Voices

Uselessness of delight

It doesn't get anything done, but can cover a lot of shortcomings

Issue: "He's in," Sept. 22, 2007

My mother has always been surprised that I have good childhood memories of my father. He was almost never home, whereas she was home all the time. The exception was Sunday mornings, when after Mass he drove us to Lamoureaux Field for batting and fielding practice. No one had to tell him to: We played baseball on Sunday because it was a blast-for him. And it was always capped off with a visit to Beaudette's Apothecary for coffee "cabinets" (Rhode Island for milkshake) and nabs (Nabisco peanut butter crackers) on the high swivel stools at the bar. I don't remember that kind of detail in most of the rest of my life.

It raises the question of what it is to be a parent in loco parentis for our own heavenly Father. We usually think of proper Bible study as working in the direction from the Bible to life (Normative to Situational), but in the investigation at hand, moving from life to Bible proves as instructive. I consider those Sunday mornings, I weigh my mother's mathematical premises and conclusion, I note a counterintuitive outcome, and I ask the Scriptures to make sense of it. That is, did my father, for all his mistakes (and James 3:2 says we all make them), stumble on biblical gold unawares? And if so, O Lord, show me now that I may at least finish well.

The teaching was at once too subtle and too obvious, the weave of my net at once too tight and too loose to catch the thing. Feed, shelter, protect, train were the mandates I took from Holy Writ, and as a mother did better in some areas than others. These were more or less empirical and quantifiable, duties that could be discharged without the heart engaged, like a well-trained monkey.

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What was too huge to be seen was the eternal love Triangle, three Persons savoring each other's company long before "the morning stars sang together and all the sons of God shouted for joy " (Job 38:7), a mutual delight that formed the matrix of the universe. Delight was before anything.

What was too small to be seen was the dropped hints that were never commands but not the less incumbent: "The Lord your God is in your midst, a mighty One who will save; He will rejoice over you with gladness " (Zephaniah 3:17). "He brought me out into a broad place; He rescued me, because He delighted in me" (Psalm 18:19); "For the Lord takes pleasure in His people " (Psalm 149:4). "You shall be a crown of beauty in the hand of the Lord, and a royal diadem in the hand of your God. You shall no more be termed Forsaken, and your land shall no more be termed Desolate, but you shall be called My Delight is in Her" (Isaiah 62:3-4).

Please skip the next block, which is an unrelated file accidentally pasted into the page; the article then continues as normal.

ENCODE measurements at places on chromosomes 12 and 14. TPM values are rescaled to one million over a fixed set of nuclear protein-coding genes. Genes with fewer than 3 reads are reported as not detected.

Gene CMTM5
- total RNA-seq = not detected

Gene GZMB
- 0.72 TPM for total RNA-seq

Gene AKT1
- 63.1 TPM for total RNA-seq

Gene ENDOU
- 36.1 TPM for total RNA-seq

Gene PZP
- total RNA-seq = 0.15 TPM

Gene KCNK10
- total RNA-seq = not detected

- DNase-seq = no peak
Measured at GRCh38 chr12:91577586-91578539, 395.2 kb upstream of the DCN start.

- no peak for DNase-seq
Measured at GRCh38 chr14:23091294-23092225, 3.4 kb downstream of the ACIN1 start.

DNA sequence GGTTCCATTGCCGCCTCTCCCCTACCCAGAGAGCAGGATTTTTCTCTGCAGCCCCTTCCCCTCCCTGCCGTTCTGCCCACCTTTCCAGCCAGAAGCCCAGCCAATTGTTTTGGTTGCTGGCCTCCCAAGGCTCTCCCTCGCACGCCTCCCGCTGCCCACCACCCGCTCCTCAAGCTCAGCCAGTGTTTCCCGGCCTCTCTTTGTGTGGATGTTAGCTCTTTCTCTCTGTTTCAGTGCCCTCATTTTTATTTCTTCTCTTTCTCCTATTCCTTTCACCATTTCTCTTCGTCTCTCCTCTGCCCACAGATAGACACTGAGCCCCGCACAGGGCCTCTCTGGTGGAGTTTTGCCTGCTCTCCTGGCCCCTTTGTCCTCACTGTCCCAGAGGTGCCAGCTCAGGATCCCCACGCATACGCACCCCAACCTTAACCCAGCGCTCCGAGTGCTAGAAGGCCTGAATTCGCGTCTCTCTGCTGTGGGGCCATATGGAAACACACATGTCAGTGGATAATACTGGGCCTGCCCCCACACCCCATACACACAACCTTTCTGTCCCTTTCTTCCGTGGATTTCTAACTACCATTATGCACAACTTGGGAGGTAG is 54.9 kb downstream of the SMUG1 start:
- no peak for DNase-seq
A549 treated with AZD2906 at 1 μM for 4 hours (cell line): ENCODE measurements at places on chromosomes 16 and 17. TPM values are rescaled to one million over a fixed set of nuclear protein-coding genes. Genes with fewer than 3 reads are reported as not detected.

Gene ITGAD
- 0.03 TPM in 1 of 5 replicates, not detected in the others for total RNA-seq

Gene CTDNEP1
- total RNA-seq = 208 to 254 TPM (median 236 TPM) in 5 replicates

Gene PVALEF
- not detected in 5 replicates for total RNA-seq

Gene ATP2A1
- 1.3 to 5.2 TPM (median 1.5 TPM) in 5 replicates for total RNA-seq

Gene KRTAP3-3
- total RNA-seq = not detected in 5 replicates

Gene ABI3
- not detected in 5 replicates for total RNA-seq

Delight is the most useless of things. It doesn't get the house clean or the bills paid. Useless-like flowers. Like rainbows. Like Beethoven's Ninth.

Delight covers a multitude of parenting shortcomings. You may be too strict or too lenient and still come out all right, if you delight in your children. They will know it, for delight cannot be hidden. It finds excuse to ooze all over the place. It seeks a getaway vacation with the beloved when it's not convenient. It asks different questions than duty. Duty says, "I should." Delight says, "I want to." Duty is efficient. Delight tends to anything but.

What is less efficient than the story of mankind? If it were about efficiency, God would have wiped the plate clean and commenced with more promising subjects. The Bible in entirety is a love story, a tale of unquenchable delight-His for us, finally ours for Him. No sound rule of parenting is modeled in the sprint of an old man down the road to meet his prodigal. Only delight. No royal protocol is modeled in the dance of a half-naked king before his subjects and the Lord with all his might. Only delight. What is more useless than hymns?

"Let the mind for an instant consider the history of the Redeemer's love, and a thousand enchanting acts of affection will suggest themselves. . . . Our souls may well faint for joy . . . for our loving benefactor Jesus Christ our Lord, whose love is wonderful, passing the love of women" (C.H. Spurgeon).

Andrée Seu
Andrée Seu

Andrée is the author of three books: Won't Let You Go Unless You Bless Me, Normal Kingdom Business, and We Shall Have Spring Again. Follow Andrée on Twitter @Andreespeterson.

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